When Read Queries Block Write Queries In SQL Server


You may occasionally see in your favorite monitoring tool, or Most Fantastic And Glorious Script For Determining Whom Activity Belongs To™ that a read query, perhaps even a long running one, is blocking modification queries.

Under most circumstances, this won’t happen. Most.

Shared locks taken by read queries will let go pretty quickly.

Under most circumstances.

Out, Liars

To hold onto Shared locks, you’d need to use an isolation level escalation hint, like REPEATABLE READ.

I could do that here if I were a lazy cheater.

Instead, I’m going to show you a more common and interesting scenario.

You see, like a lot of important specks of knowledge, this one comes from Craig Freedman:

Note the “WITH UNORDERED PREFETCH” keywords on the nested loops join.

I am not going to demontrate it , but when SQL Server executes this query, it holds S locks on the rows returned by the index seek until the query finishes executing.

And to generalize a bit from the source of the rest of the important knowledge in the world: These types of key lookups are common in plans with Star Join optimizations.

On To The Text

I’m going to be a little bit of a lazy cheater here, and rather than show you where this can happen with parameter sniffing or some other weird optimizer choice, I’m going to use an index hint to use this index:

CREATE INDEX whatever ON dbo.Votes(CreationDate, VoteTypeId);

Then I’m going to run this query, which’ll take about 10 seconds:

SELECT   @i = v.PostId
FROM     dbo.Votes AS v WITH (INDEX = whatever)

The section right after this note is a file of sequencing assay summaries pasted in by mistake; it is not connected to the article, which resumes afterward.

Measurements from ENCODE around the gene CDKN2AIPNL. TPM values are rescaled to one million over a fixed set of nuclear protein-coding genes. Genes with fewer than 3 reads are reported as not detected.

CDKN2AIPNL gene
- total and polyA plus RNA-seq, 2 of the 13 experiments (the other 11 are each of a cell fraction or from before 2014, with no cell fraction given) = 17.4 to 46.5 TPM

WHERE    v.CreationDate >= '20080101'
AND      v.VoteTypeId > 5
ORDER BY v.PostId;

Here’s what the query plan looks like:

SQL Server Query Plan
Your My Best Wishes

And when we get the properties of the Nested Loops Join, we’ll see the Unordered Prefetch property set to true.

SQL Server Query Plan
Steve Prefetchtaine

If I kick that query off and look at the results of sp_WhoIsActive @get_locks = 1, I’ll see this:

    <Object name="Votes" schema_name="dbo">
        <Lock resource_type="OBJECT" request_mode="IS" request_status="GRANT" request_count="1" />
        <Lock resource_type="OBJECT" request_mode="S" request_status="GRANT" request_count="4" />

Which is exactly what I want — a Shared object lock on Votes that has been GRANTed. That’ll get held onto for the duration of the query.

Now when I try to run this update, it’ll get blocked:

UPDATE dbo.Votes SET UserId = 2147483647 

Note that I’m only wrapping it in a transaction here so it’ll roll back. It will still get blocked without that, but then I’d have to reverse the update on my own.

See, everyone’s kind of a lazy cheater.

The locks that the update wants look like this:

    <Object name="Votes" schema_name="dbo">
        <Lock resource_type="OBJECT" request_mode="IX" request_status="WAIT" request_count="1" />

We see the IX lock has a request status of WAIT.

They make me suspicious

And Who Is Active is showing us that the read query has been blocking the write query for around 4 seconds.


If you’re out there in the world and you see a read query that blocked a write query, take a close look at the query plan for a Nested Loops Join with the Unordered Prefetch property set to true.

I bet you’ll find one. And I’ll bet your query wasn’t fast.

Fixing the Key Lookup may not make your query faster, but it should alleviate the blocking because of long-held shared locks.

Thanks for reading!

Going Further

If this is the kind of SQL Server stuff you love learning about, you’ll love my training. I’m offering a 75% discount to my blog readers if you click from here. I’m also available for consulting if you just don’t have time for that and need to solve performance problems quickly.